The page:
Why the Albertine rift?

Straddling the borders of 5 countries, the Albertine Rift volcanic mountain chain supports an afro-montane forest of global importance for biodiversity and ecosystem services. However, these forests have been severely degraded under the pressure for new agricultural land and are highly threatened. Most famously home to the mountain gorillas, this region is also home to a globally outstanding assemblage of small mammals.
With 132 small mammal species, this SMSG Key Region is second only to Mexico in terms of overall species richness. Dominated by murid rodents (57 species) and shrews (36 species), it is also home to 9 other small mammal families. For example, of all the Key Regions, it supports the highest number of nesomyids (Nesomyidae, 9 species), dormice (Gliridae, 5 species), anomalures or scaly-tailed squirrels (Anomaluridae, 5 species), blesmols (Bathyergidae, 2 species), and cane rats (Thryonomyidae, 2 species). Sixteen globally threatened species are found in the Albertine Rift Key Region, including 7 species of murid, 2 nesomyids, and an important assemblage of 7 Vulnerable or Endangered shrew species. Among these threatened shrews are the Ruwenzori Shrew Ruwenzorisorex suncoides, which belongs to a monotypic genus, the Moon Forest Shrew Sylvisorex lunaris, and the Montane Mouse Shrew Myosorex blarina.


The main threats to the region’s habitats and wildlife are from subsistence agriculture, poaching and bushmeat hunting.
Like many regions of Africa, knowledge of the biodiversity of the Albertine Rift is lacking. Six Data Deficient species inhabit this Key Region.


Much conservation action, including forest protection and anti-poaching patrolling, is geared around the mountain gorilla as a flagship of the region. The extent to which these forest protection measures are congruent with the distributions of threatened small mammals is unclear, but the continuing density of globally threatened species here indicate that more work must be done to understand and meet the conservation needs of this important small mammal assemblage.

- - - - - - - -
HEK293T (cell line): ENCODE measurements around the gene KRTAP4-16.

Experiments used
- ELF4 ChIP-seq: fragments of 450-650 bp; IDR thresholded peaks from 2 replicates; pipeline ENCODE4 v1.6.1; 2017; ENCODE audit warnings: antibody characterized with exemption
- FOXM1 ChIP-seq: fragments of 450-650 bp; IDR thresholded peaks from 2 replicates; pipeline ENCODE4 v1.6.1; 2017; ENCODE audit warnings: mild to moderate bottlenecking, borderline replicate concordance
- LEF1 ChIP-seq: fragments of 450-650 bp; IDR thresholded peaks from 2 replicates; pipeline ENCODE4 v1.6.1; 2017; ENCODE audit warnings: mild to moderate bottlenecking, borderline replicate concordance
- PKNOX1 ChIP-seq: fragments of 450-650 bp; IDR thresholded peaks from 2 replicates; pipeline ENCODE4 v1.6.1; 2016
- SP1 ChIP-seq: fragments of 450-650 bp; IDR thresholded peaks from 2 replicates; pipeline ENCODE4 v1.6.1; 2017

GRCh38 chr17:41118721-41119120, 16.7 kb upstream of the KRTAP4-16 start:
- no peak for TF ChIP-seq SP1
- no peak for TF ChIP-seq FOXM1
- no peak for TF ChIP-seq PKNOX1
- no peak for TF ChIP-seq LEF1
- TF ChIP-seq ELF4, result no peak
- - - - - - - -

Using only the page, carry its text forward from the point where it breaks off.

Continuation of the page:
For the small mammals, basic surveys of distribution and habitat associations are needed for many species, particularly for the region’s 6 Data Deficient species.

Future Plans

The Albertine Rift is one of the SMSG Key Regions in which we plan to fill international knowledge gaps and develop a regional initiative to support and coordinate in-country research and conservation efforts to protect this unique assemblage of small mammals.
At present, the SMSG is working to organise knowledge-gathering and network-building workshops in our three highest priority Key Regions, through which we seek to forge links and recruit local members to spearhead our efforts to galvanise research and conservation focussed on each region’s small mammal species. Our work in these regions will be used to perfect our methodology for achieving similar goals in all our Key Regions. Eventually, we hope to nurture collaborative networks of local and international conservation professionals in every Key Region, which are committed to the study and protection of each region’s small mammal diversity.
While the SMSG is not currently active in the Albertine Rift, we plan to turn our attention to this important region as soon as possible. We will continue to monitor the state of this region’s small mammals through the international scientific literature and IUCN Red List.
If you are a professional small mammal ecologist, taxonomist or conservationist working in the Albertine Rift, please do Contact Us to discuss your work and how the SMSG might help.